I can't tell you how many loafs I punted out the door. . I simply refuse to pay $7 a loaf for cardboard tasting bread. I was so fed up I tried making my own. I tried Pamela's and it's good and easy to make quickly. It lasts only 24 hrs in my house. I make other breads (from scratch) from Carol Fenster's books. I have almost every one of them. She has REAL FOOD for grown ups. Her breads are easy enough to do and taste like BREAD! My only suggestion is to measure accurately and get a hand sifter to get great results. Now I have a bread maker. It is an old one but does the trick. I love just putting the ingredients in and turning it on and walking away knowing that in a few glorious hours I will have bread. My neighbors tell me they get so jealous that I bake bread. They love it wafting into their noses.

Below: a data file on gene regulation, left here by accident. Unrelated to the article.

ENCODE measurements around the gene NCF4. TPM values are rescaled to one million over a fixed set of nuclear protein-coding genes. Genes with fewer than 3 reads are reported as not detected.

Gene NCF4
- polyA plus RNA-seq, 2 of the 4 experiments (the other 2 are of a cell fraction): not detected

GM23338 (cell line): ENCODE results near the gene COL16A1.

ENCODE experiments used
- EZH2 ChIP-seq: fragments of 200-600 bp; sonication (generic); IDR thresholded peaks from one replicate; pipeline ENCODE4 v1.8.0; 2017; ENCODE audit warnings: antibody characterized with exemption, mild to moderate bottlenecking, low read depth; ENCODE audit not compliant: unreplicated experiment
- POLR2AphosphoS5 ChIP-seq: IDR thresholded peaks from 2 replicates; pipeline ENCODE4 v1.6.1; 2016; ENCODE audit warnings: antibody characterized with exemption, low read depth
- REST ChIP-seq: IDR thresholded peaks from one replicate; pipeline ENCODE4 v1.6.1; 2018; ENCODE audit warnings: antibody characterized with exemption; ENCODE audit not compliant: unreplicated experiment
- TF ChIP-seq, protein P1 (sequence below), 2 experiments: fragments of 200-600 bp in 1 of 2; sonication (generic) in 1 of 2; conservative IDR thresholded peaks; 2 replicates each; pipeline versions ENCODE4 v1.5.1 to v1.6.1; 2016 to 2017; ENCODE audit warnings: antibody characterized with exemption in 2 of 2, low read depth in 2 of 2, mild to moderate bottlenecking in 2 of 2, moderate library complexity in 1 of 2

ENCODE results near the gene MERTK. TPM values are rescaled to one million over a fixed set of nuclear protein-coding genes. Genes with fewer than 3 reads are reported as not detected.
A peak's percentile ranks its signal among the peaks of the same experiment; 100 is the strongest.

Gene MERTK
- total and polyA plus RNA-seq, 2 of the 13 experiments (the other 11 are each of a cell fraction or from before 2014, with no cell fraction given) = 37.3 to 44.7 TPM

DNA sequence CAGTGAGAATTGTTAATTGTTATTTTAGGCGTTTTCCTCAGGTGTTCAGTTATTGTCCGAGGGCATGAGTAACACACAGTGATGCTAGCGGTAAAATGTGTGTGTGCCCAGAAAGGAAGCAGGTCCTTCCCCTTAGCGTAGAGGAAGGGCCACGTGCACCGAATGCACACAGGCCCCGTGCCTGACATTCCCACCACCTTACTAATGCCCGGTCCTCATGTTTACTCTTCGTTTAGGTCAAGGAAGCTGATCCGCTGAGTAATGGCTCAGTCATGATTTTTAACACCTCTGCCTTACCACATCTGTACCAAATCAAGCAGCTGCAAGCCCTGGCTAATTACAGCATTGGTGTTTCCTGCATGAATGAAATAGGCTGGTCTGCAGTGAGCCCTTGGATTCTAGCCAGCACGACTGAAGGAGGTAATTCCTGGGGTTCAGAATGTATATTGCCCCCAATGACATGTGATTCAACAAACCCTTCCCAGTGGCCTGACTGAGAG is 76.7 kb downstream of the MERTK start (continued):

Living Without magazine had some wonderful breads in them also. I think it was the spring Issue of 2006 where you could make hamburger buns, pizza and all kinds of things. If you can get a back issue that would be great. This is a fantastic magazine. I make things from it all the time. It is worth the money you pay for it.

I was reading one of the bloggs and one someone mentioned having their loafs sink. That happened to me with Betty Haggman's book on Breads. They look so delicious on the cover. I couldn't wait to get started. I live in San Diego and I could never get the bread right. I had the same problems. I think it could be the altitude or the oven. I had to turn mine up 25 degrees to get it..better...not right. Then it started to burn since it wasn't cooking inside the loaf. I was just about to give up when I found Carol Fenster's book and I haven't had a problem since. If you get a bread maker you will never regret it.'